Jaguar Land Rover has roared to health in the four years since it was bought by India's Tata motors, but now comes the hard part for the luxury British automaker: proving it can build new models without former owner Ford.
Since Tata took a $2.3 billion gamble to buy JLR from Ford at the height of the financial crisis, it has discovered a formula for success, surprising sceptics by winning new customers in Asia.
The firm, with sleek saloons favoured by British Prime Ministers and luxury SUVs born of desert and jungle combat, now has factories working around the clock in England, bucking the trend of hard times for European auto-makers.
JLR said on Monday it had sold 357,773 vehicles in 2012, 30 percent up on a year earlier, and would create 800 jobs at its Solihull plant in central England to keep up with demand.
British-based managers credit their new Indian owners with providing the capital needed for JLR to expand - especially in China - while avoiding the sort of overseas micro-management that they say stifled the company under Ford.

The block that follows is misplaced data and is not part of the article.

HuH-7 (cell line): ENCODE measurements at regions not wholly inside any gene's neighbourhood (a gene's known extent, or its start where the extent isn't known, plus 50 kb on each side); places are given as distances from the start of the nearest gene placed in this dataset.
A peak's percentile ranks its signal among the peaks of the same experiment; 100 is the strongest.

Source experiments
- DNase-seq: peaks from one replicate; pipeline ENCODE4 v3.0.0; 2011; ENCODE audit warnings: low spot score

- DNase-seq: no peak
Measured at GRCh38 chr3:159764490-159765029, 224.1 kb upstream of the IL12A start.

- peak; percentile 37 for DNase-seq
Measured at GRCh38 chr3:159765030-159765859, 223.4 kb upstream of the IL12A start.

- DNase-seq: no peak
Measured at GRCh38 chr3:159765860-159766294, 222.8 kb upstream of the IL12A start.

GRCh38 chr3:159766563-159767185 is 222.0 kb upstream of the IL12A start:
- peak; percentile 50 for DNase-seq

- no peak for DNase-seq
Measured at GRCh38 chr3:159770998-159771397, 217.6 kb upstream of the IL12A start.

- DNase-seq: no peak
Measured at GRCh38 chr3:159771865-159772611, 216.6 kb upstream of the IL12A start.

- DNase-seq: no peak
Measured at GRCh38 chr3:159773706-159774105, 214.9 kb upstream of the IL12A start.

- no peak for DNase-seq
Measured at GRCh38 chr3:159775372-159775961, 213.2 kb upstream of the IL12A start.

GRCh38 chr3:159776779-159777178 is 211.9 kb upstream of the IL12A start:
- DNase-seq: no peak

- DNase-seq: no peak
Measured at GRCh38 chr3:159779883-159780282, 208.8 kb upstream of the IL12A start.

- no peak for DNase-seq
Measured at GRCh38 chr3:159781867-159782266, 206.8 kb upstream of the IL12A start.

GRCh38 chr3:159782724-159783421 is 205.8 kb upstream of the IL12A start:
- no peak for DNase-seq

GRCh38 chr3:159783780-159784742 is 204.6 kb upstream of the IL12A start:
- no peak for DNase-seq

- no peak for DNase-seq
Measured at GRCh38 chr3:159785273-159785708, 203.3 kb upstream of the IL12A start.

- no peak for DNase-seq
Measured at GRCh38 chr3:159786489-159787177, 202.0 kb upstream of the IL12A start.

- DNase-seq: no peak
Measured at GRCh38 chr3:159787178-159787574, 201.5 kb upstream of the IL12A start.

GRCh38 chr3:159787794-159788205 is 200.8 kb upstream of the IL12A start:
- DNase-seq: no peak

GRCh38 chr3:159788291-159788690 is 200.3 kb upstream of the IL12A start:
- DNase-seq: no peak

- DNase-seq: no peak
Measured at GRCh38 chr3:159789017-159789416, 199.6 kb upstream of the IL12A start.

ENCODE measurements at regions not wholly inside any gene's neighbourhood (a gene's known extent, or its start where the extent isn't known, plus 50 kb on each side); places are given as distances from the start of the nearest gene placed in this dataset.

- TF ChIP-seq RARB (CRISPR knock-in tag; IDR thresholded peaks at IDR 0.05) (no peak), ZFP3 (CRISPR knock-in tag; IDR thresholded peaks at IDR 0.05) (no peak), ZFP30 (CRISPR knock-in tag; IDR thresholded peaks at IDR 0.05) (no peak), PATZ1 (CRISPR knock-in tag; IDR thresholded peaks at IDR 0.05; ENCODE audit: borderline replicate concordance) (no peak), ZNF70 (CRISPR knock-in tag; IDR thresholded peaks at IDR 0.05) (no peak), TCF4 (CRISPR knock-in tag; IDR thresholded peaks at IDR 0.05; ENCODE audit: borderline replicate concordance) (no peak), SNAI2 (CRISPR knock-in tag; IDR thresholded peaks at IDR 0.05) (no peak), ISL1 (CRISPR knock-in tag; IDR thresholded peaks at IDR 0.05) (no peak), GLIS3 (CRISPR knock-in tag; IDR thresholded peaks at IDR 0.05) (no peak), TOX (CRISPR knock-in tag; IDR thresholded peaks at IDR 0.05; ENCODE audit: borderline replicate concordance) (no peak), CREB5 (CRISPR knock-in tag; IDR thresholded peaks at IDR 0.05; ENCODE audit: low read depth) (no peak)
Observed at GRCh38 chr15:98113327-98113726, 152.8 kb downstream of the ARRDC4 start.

Tata's funding allowed JLR to launch products from a fully-loaded development pipeline inherited from Ford.
But whether it can continue that success - and unlock its future potential - depends on learning how to update its portfolio on its own, including achieving ambitions to develop in-house engine and transmission technology by 2015.
JLR has yet to release a model designed under Tata's ownership. It still buys many of its engines from Ford.
That is set to change. JLR now aims to invest 1.5 billion pounds ($2.4 billion) a year until 2017 in new products and in expanding its engine range, says its chief executive, Ralf Speth. It plans to unveil eight new vehicles in 2013, including a convertible sports car and a new hybrid Range Rover.
A new plant near Wolverhampton in England's midlands, built at a cost of 355 million pounds, will design, engineer and manufacture its new family of engines, creating 750 engineering and manufacturing jobs.
It will make low-emission, 4-cylinder petrol and diesel engines - a sharp contrast from the giant 2.2 litre powerhouse that